News - The Road Through the Rocks


A rare watercolour by the world-renowned artist and architect Charles Rennie Mackintosh (1868-1928) is now on display at the Scottish National Gallery...

Press Release

The Road Through the Rocks, a beautiful view of a southern French landscape painted between 1926 and 1927, was purchased at the Edinburgh auction house Lyon & Turnbull for £65,000. It will feature in a display at the Gallery which runs from until mid-January 2018, coinciding with the 150th anniversary celebrations of the acclaimed artist’s birth.

The striking watercolour will be displayed alongside Mont Alba, the Galleries’ only other Mackintosh watercolour and three Mackintosh watercolours on long loan to the Galleries, including Palalda, Pyrénées-Orientales, an intricate view of a picturesque hill village.

Better known as one of the most original and creative architect-designers of the 1890s and early 1900s, Charles Rennie Mackintosh was also an accomplished watercolourist.

His career as an architect declined during the First World War and in years immediately afterwards. In 1923 he and his wife, the artist Margaret Macdonald Mackintosh (1864-1933) decided to move to the south of France and concentrate on watercolour painting. Over the next four years Mackintosh produced a series of some 40 watercolours, depicting the mountains, farms, hill towns, ports and flora of the Pyrénées-Orientales and the coast of Roussillon, in the far south west of France. With their brilliant light and colour, meticulous execution and powerful design, these watercolours convey Mackintosh’s extraordinary eye for nature’s patterns and the structure of organic forms. Utterly distinctive in style, they also demonstrate the originality of his vision and his complete command of the watercolour medium.

Mackintosh had drawn and painted from the outset of his career; he won first prize at a student exhibition at Glasgow School of Art (GSoA) in 1891. Sketching buildings and making showpiece perspective drawings was a vital part of his practice as an architect and he also painted richly detailed and observed botanical drawings. He made a small number of landscape watercolours in Suffolk in 1914 and on holiday in Dorset in 1920, but the French watercolours represent his first sustained landscape and watercolour painting campaign. As a group they bring together his passionate interest in nature, in buildings and in painting and represent an extraordinary creative development late in his career.

The Mackintoshes clearly fell in love with the Roussillon countryside; Margaret wrote after a visit to London in 1924 that, “we came on here – to this lovely rose-coloured land and we were glad to be back again in its warmth and sun”. They initially stayed in the mountain spa town of Amélie-les-Bains, later travelling to the fishing village of Collioure and its near neighbour, the busy working port of Port Vendres. By 1925 they had established a routine of summering in the mountains and spending the rest of the year on the coast at Port Vendres.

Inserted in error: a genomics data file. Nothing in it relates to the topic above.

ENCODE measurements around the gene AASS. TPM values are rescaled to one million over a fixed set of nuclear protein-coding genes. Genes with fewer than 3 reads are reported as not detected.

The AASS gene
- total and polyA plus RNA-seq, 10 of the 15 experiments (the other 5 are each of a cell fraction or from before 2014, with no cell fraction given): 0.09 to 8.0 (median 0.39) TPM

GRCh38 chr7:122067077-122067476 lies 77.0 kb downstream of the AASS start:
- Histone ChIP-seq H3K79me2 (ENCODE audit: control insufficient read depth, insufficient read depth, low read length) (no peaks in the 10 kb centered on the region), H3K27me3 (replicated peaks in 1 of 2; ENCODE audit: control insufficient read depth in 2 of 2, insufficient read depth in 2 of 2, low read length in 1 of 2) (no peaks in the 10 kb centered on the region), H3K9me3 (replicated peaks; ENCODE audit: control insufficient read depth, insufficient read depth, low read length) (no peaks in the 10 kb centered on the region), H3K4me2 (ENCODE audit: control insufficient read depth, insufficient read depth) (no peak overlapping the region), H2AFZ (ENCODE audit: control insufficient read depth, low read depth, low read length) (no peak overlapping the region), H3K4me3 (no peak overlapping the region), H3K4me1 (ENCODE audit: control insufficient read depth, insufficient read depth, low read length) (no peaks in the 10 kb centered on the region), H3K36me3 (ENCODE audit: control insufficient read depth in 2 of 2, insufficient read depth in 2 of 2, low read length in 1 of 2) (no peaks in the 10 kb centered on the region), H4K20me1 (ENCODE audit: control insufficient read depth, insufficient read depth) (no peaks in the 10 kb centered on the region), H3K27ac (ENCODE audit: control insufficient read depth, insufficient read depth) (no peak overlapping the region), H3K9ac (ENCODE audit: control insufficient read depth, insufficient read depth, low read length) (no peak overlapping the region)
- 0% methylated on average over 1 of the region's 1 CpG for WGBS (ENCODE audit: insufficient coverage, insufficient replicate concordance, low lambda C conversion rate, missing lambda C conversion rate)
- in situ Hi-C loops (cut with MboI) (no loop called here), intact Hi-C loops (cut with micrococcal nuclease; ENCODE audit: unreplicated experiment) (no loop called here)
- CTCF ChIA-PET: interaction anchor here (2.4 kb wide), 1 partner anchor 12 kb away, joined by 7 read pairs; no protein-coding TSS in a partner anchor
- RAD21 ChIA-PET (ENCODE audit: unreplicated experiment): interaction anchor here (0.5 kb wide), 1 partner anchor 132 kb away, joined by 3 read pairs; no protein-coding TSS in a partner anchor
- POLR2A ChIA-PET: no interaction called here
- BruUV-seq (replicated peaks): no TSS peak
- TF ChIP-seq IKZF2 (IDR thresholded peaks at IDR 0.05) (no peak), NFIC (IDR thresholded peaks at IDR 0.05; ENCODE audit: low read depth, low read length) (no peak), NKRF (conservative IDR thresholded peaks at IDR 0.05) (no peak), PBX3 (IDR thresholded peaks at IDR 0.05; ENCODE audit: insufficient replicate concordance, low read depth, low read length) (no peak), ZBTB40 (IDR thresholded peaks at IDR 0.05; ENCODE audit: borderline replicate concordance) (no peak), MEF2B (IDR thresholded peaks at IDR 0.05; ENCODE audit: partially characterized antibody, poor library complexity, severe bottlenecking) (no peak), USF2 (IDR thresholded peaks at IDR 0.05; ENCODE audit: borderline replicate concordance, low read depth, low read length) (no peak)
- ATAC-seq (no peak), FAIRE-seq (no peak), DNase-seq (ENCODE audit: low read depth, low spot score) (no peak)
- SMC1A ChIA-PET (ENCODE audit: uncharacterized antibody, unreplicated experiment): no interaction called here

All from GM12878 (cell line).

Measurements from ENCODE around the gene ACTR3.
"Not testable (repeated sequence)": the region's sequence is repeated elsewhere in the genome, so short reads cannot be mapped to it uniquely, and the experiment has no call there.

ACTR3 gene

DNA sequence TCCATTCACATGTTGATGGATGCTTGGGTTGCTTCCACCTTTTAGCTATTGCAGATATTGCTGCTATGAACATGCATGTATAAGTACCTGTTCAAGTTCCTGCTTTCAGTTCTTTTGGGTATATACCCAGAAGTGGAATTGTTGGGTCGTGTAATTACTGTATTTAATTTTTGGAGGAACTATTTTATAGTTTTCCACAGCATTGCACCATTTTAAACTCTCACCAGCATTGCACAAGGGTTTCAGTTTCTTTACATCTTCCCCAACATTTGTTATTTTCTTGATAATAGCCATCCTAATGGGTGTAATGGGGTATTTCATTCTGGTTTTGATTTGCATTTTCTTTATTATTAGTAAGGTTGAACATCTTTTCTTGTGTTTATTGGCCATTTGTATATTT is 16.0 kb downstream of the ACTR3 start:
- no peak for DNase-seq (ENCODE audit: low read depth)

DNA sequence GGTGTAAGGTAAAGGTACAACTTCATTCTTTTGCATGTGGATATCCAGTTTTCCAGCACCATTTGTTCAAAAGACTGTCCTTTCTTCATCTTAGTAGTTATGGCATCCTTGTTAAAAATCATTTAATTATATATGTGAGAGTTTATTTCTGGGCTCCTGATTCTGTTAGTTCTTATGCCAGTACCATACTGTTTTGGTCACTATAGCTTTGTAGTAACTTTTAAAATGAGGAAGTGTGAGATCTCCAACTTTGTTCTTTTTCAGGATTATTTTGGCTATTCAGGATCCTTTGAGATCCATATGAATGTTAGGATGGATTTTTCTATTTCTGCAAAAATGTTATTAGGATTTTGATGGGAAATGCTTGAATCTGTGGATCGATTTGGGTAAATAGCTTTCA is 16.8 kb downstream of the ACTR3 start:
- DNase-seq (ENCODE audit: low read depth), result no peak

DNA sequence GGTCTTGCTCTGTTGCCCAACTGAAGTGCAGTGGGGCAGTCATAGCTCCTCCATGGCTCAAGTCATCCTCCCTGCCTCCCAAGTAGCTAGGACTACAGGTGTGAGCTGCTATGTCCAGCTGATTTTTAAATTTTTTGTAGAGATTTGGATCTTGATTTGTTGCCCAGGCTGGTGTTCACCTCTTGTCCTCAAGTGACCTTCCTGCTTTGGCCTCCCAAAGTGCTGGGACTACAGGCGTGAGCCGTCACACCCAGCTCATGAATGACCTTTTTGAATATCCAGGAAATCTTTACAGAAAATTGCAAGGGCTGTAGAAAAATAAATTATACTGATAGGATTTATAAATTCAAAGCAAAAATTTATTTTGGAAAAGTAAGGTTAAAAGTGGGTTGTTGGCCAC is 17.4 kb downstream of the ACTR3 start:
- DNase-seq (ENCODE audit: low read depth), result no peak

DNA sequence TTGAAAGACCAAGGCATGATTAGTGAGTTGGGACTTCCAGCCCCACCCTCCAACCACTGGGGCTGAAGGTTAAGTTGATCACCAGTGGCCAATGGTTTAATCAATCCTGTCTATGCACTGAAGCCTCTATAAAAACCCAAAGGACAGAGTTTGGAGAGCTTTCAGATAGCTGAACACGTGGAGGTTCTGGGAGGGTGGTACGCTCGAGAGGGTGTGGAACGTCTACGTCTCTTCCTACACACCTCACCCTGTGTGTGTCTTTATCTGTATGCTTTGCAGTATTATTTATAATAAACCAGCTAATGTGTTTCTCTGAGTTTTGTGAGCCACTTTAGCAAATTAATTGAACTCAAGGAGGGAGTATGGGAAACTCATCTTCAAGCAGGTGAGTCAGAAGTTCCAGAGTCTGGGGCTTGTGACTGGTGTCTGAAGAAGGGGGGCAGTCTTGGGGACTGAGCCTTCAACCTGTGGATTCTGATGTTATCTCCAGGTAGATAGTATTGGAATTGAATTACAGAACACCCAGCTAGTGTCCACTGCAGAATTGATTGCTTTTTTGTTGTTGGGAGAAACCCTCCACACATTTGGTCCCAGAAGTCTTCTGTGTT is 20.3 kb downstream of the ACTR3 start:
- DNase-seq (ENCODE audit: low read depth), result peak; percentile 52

Although they initially rented studios, these were later given up and Mackintosh worked outdoors. Carrying the minimum of equipment and dependent on fine weather, he would scramble across the rocky hillsides in search of the best vantage points, often having to take shelter from the fierce coastal winds of the area. He worked slowly, sometimes spending weeks on a drawing; he wrote, “I go very slow because I have so many problems to solve”. He was ambitious for his paintings, constantly striving for improvement, writing that, “I find that each of my drawings has something in them but none of them have everything. This must be remedied”.

The Road Through the Rocks depicts Fort Mailly, an eighteenth century fort built to guard the entrance to the harbour at Port Vendres. Mackintosh was fascinated by the fort, with its slab-like walls lying just above the rocky coastline, and painted it at least four times from different viewpoints, exploring its setting and relationship to the landscape. This is probably the earliest of the four views of Fort Mailly; the undulating hills and sinuous, serrated rock formations contrast with the angular bulk of the fort and the flat calm of the sea. The road referred to in the title is shown deep in shadow, cutting through the rocky headland to the right of the fortress. As ever Mackintosh omits any human presence from the scene; the angular forms of the rocks and the play of intense light and shadow create a feeling of organic movement and dynamism in what is otherwise a landscape of crystalline stillness.

The Road Through the Rocks was exhibited at the Mackintosh Memorial Exhibition in Glasgow in 1933 and was later in the collection of Professor Thomas Howarth, an eminent Mackintosh scholar and collector. The National Galleries’ acquisition of The Road Through the Rocks was partly funded by the James Cowan Smith Bequest Fund. Cowan Smith bequeathed £55,000 to the Scottish National Gallery in 1919, with the intention that the interest on this money be used to purchase works of art. Over the last century the Cowan Smith Fund has enabled the purchase of such masterpieces as John Constable’s The Vale of Dedham, John Singer Sargent’s Lady Agnew of Lochnaw and Jean-Baptiste Siméon Chardin’s A Vase of Flowers, among others.

Sir John Leighton, Director-General of the National Galleries of Scotland, said: “Mackintosh is one of the greatest of all Scotland’s artists and architects and this is a very refined and beautifully composed watercolour which demonstrates his sophisticated engagement with European landscapes. It is especially pleasing that it has been possible to secure such a rare work in good condition for the national collection in time for all the celebrations that will mark the 150th anniversary of his birth.”


Image - courtesy NGS